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(c) 1992 Sherman Lambert

What woman thinks she’s going to face infertility, at least if she’s relatively young and healthy? I thought you planned for the right timing and then everything else fell in place. And so it seemed at the beginning of our quest to become parents. After the second month we tried, we believed we were on the road to parenthood. However, that pregnancy slipped away from us within a couple weeks of receiving the initial news.

Well, I still thought pursuing the right timing was important for causing the least amount of disruption in my workplace. That’s when I started charting my cycles and noticing that some patterns didn’t seem right. While driving to work, I’d hear Bonnie Raitt singing “Baby Mine” on the radio, but I’d begun to wonder if there would be a baby mine.

Just under a year after the first time—with some additional help from the doctors—we’d merged back onto the road to parenthood. However, I’d stopped worrying about disrupting work—I was starting to understand that babies are disruptive—no matter what! But, we still experienced problems—which led to our discovering early on that I was carrying twins. I prayed at least one baby mine would make it. Through medical interventions, my focused behaviors, and the grace of God, those babies mine did arrive, just a little early but so healthy we only got to stay in the hospital one day.

Turns out that amateur who read my palm before I ever met my kids’ father had been right about a couple things: I did have twins and each was strong-willed, even if they weren’t both boys.

When your only two kids are twins, each developmental phase is new to you no matter what. If you are also blessed with strong-willed kids who also have ADD, you soon learn that helping to guide their individual development can be exhausting even as you love them. Add in advocating to schools and medical professionals and somehow life becomes so much more complicated than you ever expected.

Now those babies mine are legally adults in many ways—I can’t access their educational or medical records on my own—but they are learning about many of the difficulties associated with life after high school. The world doesn’t really care that kids with ADD are supposed to take longer to figure out how to manage many everyday daily tasks. In fact, the world doesn’t really care that science is showing that even the brains of people without ADD don’t really finish developing until they reach their mid-20s.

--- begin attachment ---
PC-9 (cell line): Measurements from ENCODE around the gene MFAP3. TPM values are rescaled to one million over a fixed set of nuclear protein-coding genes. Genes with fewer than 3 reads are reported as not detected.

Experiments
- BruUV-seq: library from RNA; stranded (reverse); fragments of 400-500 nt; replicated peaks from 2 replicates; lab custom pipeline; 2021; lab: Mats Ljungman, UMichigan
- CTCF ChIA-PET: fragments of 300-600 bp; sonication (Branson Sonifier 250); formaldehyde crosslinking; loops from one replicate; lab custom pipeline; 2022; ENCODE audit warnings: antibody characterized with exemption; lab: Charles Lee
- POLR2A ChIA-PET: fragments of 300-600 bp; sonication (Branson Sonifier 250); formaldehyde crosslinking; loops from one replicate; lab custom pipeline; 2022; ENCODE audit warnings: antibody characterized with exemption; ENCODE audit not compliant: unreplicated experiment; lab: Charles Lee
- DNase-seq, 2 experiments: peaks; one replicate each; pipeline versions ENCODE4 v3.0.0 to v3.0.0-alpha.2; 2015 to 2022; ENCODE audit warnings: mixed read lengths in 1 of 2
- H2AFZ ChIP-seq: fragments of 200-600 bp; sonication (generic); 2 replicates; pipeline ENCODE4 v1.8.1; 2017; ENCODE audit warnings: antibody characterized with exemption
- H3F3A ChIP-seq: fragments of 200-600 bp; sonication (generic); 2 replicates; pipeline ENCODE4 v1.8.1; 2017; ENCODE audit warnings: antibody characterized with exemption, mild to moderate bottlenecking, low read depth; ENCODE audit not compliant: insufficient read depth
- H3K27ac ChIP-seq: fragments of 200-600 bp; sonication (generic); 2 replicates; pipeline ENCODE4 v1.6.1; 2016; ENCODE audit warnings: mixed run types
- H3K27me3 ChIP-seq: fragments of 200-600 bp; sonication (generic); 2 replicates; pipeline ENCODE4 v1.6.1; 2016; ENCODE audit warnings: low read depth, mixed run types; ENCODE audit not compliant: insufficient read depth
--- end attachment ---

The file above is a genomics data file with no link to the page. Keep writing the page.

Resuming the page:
My son doesn’t know what exactly he wants, but he seems to be floating on, finding happy moments in each day. For him I worry that he doesn’t worry enough about figuring out how to find a place in this world. If college isn’t his thing now, what is?

And, my daughter—well, I mourn the happy-go-lucky child who brought sunshine into my life. I glimpse her and then she slides back into her worries and sadness. I’ve searched for solutions for her, but in the end that quest isn’t mine.

So we’ve reached the point when I can guide them to resources, but can’t make them access them. What a hard place along the parenting journey . . .

(c) 2010 Sherman Lambert

I’ve run my part of the course of both their developments—the steps aren’t mine to take anymore. I just have to trust in the process and know that I can’t really control the timing for when these babies of mine find their own separate ways in this world anymore than I could plan when they arrived in this world.

Though I don’t know the grand plans for them, Someone else does.

(c) 2009 Christiana Lambert

One year later, our kids’ leaving home is entirely different from the first exit. The house is quiet once again, but how we got here is a whole new story.